Stocks are closing lower in the U.S. and elsewhere as a new flare-up of political uncertainty in Greece has investors worrying about the stability of the euro again.
Lingering concerns about the political future of Greece pushed U.S. and global stock markets modestly lower on Tuesday.
Trading was slow as most investors have closed their books for 2014. It was the eighth-slowest day of the year on the New York Stock Exchange.
As been the case several times this year, investors turned their eyes to Europe.
Greek stocks stabilized after a volatile day Monday, when the country's government was forced to call elections that could create more economic turmoil. Investors worry that the elections might be won by the left-wing opposition Syriza party, which opposes the austerity measures associated with Greece's international financial rescue deal. The Athens stock market plunged as much as 11 percent on Monday before recovering some of those losses to close down 4 percent that day.
“An election puts all sorts of doubt on the future of the bailout agreement,” said Stan Shamu, a market strategist at IG Markets. “Potentially markets had already priced this in, but I would still remain cautious around Greece.”
U.S. stocks opened lower and stayed down throughout the day. The Dow Jones industrial average lost 55.16 points, or 0.3 percent, to 17,983.07. The Standard & Poor's 500 index lost 10.22 points, or 0.5 percent, to 2,080.35 and the Nasdaq composite fell 29.47 points, or 0.6 percent, to 4,777.44.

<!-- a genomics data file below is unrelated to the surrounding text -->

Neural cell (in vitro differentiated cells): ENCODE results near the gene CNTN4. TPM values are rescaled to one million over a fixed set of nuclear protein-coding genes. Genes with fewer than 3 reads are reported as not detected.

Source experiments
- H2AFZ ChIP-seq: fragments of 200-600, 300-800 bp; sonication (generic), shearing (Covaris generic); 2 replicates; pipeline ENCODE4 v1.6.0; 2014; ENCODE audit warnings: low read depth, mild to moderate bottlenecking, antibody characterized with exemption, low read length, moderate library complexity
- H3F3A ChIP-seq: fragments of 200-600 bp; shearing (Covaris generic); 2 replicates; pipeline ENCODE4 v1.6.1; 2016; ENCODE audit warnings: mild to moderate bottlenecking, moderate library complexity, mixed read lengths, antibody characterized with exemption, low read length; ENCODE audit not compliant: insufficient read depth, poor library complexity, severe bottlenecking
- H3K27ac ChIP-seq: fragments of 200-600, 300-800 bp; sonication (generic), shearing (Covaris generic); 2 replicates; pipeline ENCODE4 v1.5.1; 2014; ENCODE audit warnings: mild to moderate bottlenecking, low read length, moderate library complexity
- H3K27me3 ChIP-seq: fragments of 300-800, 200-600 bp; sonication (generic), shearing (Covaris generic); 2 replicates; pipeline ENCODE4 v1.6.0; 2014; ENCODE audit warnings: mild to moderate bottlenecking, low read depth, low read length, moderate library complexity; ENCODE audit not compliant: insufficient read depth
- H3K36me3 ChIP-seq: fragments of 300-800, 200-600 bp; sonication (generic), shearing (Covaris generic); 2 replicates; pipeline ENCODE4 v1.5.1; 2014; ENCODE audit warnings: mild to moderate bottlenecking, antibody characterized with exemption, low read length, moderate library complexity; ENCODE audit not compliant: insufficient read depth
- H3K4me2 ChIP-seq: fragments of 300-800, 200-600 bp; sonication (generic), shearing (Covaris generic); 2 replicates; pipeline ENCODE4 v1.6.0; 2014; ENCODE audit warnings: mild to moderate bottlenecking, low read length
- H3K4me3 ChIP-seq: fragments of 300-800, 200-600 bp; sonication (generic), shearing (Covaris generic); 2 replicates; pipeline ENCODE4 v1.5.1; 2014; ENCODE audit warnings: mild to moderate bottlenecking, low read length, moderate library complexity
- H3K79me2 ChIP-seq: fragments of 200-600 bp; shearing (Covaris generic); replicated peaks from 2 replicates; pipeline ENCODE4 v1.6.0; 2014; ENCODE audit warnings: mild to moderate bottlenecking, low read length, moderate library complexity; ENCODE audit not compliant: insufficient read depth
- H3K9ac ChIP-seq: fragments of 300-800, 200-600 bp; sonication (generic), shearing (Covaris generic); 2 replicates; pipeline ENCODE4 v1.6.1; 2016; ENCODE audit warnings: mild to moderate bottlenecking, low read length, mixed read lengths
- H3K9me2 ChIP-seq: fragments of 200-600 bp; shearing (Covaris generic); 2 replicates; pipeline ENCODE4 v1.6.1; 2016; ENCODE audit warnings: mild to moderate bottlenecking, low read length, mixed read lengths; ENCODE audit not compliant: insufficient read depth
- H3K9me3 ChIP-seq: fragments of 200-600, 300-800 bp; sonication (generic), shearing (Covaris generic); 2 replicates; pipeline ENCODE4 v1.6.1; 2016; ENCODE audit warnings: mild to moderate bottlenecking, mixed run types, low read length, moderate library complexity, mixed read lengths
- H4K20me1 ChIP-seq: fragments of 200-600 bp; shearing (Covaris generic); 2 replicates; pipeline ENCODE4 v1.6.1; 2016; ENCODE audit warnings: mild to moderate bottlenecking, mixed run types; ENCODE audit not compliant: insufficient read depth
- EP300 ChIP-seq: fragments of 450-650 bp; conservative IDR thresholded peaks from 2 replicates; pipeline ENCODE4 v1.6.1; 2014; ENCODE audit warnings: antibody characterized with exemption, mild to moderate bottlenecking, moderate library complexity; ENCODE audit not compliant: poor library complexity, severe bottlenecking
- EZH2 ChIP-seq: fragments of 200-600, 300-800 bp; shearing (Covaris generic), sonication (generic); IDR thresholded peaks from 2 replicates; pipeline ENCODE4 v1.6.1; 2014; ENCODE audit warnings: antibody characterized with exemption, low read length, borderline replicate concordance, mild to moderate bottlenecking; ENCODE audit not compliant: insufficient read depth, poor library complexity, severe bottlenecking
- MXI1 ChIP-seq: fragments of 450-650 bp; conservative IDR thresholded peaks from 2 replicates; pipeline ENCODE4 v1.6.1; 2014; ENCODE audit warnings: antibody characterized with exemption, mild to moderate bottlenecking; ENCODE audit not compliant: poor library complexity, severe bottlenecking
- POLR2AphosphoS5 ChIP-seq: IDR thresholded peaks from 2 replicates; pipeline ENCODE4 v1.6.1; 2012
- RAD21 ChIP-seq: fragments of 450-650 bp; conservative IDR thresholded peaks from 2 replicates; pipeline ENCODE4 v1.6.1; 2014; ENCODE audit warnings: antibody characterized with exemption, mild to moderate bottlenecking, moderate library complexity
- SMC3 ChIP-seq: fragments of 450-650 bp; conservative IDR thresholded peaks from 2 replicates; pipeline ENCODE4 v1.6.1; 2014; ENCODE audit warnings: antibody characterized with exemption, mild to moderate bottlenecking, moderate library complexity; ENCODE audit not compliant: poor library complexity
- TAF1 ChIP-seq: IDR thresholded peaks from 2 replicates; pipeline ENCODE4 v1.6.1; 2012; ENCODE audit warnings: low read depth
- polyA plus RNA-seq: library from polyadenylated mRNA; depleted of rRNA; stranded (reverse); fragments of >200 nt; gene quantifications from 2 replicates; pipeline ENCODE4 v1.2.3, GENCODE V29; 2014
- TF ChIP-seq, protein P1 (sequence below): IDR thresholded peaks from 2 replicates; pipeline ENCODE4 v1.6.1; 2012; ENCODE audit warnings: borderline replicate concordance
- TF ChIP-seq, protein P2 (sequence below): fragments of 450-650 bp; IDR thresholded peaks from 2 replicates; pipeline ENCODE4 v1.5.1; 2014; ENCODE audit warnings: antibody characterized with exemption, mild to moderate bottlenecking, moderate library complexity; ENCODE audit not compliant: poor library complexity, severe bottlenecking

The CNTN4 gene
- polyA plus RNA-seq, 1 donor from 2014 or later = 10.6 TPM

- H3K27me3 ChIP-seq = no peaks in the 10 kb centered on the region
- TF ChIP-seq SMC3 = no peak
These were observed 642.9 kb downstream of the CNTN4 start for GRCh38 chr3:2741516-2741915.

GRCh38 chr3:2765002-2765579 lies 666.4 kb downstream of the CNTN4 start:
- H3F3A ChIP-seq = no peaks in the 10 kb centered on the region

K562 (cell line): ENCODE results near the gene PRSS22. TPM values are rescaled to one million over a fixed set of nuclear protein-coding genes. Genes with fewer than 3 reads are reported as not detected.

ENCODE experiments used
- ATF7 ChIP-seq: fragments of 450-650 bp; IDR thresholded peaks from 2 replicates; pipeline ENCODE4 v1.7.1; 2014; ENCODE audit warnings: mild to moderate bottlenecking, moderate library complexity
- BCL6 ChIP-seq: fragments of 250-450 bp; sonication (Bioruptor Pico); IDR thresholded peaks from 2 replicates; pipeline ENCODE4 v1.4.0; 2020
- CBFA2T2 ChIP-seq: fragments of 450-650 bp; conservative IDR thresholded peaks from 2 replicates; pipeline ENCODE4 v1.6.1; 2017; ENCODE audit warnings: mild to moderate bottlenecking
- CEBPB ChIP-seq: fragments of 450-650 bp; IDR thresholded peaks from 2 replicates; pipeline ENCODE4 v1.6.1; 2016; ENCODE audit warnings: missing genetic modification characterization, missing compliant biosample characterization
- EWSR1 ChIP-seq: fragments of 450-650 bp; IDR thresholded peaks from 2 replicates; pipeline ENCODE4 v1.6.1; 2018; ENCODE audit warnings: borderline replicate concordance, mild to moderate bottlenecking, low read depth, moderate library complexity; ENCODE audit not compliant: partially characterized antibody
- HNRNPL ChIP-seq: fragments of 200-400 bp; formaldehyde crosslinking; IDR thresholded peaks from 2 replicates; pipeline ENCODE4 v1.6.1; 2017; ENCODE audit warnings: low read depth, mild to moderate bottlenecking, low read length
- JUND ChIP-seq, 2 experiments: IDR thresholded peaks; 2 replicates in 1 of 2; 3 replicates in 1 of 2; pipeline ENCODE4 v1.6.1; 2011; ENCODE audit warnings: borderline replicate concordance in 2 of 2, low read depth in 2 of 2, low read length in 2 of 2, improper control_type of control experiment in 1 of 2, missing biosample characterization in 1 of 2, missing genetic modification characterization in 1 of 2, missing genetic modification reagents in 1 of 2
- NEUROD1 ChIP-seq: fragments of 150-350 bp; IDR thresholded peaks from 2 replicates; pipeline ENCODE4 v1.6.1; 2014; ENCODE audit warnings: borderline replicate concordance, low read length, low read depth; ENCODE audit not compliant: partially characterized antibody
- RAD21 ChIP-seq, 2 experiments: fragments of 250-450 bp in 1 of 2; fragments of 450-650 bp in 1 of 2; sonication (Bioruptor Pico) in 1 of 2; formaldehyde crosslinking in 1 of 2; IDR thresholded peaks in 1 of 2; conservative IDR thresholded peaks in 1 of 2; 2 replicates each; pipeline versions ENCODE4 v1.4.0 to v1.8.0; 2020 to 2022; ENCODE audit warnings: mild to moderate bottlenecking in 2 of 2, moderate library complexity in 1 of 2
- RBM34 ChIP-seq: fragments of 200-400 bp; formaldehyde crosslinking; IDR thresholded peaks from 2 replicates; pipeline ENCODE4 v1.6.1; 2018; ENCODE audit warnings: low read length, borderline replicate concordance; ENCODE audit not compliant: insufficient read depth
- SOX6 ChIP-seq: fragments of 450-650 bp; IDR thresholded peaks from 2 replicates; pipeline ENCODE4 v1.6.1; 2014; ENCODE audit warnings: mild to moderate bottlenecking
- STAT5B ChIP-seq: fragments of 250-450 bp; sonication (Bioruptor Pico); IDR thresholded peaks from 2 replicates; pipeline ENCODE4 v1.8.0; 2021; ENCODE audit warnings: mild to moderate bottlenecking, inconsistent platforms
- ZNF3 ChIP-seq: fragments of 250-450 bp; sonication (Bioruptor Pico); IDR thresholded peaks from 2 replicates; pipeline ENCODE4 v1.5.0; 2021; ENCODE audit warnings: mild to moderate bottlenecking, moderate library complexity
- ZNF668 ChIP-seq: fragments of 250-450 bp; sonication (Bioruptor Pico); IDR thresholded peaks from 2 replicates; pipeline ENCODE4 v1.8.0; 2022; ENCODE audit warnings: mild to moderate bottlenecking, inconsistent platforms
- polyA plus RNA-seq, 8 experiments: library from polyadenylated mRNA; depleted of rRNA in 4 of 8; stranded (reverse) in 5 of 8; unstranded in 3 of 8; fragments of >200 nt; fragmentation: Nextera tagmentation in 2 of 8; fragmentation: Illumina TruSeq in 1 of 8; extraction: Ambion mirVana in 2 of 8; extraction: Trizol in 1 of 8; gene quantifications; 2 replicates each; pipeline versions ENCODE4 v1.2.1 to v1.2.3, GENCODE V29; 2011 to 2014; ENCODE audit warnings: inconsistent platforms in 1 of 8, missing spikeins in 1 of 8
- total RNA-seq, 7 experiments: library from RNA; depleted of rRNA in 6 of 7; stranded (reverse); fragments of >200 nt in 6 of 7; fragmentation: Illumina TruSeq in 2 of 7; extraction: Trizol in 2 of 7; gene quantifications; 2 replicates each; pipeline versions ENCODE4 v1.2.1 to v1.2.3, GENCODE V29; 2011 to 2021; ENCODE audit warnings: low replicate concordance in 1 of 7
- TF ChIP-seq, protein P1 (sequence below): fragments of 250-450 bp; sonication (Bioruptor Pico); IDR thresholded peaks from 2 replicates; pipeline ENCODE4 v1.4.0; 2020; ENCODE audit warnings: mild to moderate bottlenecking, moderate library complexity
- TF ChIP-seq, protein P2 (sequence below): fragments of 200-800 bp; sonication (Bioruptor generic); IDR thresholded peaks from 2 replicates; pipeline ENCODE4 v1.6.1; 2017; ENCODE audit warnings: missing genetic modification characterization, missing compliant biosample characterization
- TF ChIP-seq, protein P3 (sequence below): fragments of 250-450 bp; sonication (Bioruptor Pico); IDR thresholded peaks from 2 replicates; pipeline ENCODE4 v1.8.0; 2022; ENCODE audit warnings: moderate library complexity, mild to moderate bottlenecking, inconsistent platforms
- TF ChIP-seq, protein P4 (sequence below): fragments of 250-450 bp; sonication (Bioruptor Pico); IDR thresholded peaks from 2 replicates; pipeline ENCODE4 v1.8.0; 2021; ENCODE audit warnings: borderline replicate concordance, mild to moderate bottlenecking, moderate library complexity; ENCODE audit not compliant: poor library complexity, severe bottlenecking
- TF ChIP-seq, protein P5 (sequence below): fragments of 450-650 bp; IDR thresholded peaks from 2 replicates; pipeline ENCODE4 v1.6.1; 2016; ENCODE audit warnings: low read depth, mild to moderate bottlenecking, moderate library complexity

European markets also fell. France's CAC 40 lost 1.7 percent, Germany's DAX declined 1.2 percent and Britain's FTSE 100 dropped 1.3 percent. Greece's stock market fell 0.4 percent.
At this point, most investors are done trading for the year. The market is also expected to be quiet Wednesday ahead of New Year's Day holiday, however oftentimes the last trading day of the year does see a modest burst of trading as some investors shift their portfolios around for tax purposes.
With one more trading day in 2014, the S&P 500 is up 12.6 percent for the year, or 15.4 percent including dividends. That gain is almost double what stock market strategists expected at the beginning of the year.
“There were some negative surprises along the way, including the Ebola scare and increasing social tensions around the globe,” Gary Thayer, chief macro strategist at Wells Fargo Advisors, wrote in a note to investors. “However, U.S. markets were able to weather these problems as (the U.S. economy) improved.”
In other markets, the dollar fell against the euro and yen. The yield on the benchmark 10-year U.S. Treasury note fell to 2.19 percent from 2.20 percent Monday.
Benchmark U.S. crude rose 51 cents to settle at $54.12 a barrel in New York. On Monday, the contract plunged $1.12 to settle at $53.61. Brent crude, a benchmark for international oils used by many U.S. refineries, edged up two cents to close at $57.90 a barrel in London.
In other energy commodities, wholesale gasoline was little changed at $1.454 a gallon, heating oil rose two cents to $1.869 a gallon and natural gas fell 10.5 cents to close at $3.094 per 1,000 cubic feet.